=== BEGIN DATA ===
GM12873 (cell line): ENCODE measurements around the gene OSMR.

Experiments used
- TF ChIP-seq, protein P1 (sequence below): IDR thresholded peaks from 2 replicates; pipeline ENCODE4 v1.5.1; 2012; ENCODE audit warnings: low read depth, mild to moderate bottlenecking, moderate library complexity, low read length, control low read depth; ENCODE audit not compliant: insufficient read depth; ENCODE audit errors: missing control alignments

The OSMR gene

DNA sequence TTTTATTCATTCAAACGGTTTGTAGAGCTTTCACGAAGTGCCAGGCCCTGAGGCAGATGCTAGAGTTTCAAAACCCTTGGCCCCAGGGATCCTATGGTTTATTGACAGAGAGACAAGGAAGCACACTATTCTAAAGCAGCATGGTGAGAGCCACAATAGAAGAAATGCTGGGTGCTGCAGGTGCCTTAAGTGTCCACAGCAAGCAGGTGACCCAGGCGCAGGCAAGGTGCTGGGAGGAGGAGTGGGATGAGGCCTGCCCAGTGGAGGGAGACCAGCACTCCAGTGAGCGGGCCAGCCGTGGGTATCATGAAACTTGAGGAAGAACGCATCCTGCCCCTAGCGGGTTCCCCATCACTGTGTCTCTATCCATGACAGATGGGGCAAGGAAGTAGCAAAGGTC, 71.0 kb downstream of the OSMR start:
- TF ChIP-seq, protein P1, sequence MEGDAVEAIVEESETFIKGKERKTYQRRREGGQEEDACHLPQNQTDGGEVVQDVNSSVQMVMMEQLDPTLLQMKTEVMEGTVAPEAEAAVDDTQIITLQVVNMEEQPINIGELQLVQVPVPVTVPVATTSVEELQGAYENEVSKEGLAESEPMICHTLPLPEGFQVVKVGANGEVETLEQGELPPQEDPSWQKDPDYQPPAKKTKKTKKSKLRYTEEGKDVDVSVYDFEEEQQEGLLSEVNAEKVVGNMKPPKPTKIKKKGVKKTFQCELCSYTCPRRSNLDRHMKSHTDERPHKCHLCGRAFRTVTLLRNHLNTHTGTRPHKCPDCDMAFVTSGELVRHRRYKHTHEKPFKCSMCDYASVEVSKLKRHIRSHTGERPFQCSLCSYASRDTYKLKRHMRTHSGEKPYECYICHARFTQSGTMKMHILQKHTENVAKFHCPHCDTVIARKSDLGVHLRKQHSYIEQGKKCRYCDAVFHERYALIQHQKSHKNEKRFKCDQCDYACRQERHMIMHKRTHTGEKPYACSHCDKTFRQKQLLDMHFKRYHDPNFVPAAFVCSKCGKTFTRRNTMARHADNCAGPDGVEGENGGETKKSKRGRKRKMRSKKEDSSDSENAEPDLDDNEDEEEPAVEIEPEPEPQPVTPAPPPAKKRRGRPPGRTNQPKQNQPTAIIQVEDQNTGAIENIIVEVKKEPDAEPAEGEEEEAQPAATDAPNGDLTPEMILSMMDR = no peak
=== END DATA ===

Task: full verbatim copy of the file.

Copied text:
GM12873 (cell line): ENCODE measurements around the gene OSMR.

Experiments used
- TF ChIP-seq, protein P1 (sequence below): IDR thresholded peaks from 2 replicates; pipeline ENCODE4 v1.5.1; 2012; ENCODE audit warnings: low read depth, mild to moderate bottlenecking, moderate library complexity, low read length, control low read depth; ENCODE audit not compliant: insufficient read depth; ENCODE audit errors: missing control alignments

The OSMR gene

DNA sequence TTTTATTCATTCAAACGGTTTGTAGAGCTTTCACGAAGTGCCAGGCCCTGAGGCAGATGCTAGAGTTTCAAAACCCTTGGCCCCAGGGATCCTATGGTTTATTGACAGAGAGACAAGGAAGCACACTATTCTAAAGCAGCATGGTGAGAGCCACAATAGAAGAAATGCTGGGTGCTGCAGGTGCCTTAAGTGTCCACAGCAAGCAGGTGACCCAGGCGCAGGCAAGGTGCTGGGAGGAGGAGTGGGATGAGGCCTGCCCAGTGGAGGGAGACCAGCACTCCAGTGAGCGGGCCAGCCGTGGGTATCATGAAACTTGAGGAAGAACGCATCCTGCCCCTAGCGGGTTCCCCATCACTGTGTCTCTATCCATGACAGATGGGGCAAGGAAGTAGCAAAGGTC, 71.0 kb downstream of the OSMR start:
- TF ChIP-seq, protein P1, sequence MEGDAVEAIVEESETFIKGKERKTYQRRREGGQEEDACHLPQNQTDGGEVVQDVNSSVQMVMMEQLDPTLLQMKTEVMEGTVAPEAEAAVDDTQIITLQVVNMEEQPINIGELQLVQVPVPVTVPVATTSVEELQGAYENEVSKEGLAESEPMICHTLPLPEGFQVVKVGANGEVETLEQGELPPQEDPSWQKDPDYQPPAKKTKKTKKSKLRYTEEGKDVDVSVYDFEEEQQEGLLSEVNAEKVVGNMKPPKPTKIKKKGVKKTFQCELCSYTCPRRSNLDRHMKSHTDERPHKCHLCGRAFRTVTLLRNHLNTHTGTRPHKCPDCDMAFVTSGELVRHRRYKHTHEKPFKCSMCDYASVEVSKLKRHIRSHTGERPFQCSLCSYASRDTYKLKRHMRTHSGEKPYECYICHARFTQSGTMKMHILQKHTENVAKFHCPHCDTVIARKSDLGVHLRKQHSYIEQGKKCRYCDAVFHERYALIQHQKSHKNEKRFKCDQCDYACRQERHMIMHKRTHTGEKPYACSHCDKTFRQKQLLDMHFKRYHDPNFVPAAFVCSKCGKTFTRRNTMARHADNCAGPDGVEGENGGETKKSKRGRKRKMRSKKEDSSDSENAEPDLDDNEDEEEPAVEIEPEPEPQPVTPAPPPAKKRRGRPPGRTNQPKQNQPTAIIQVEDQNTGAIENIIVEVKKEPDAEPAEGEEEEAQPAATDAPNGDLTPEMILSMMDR = no peak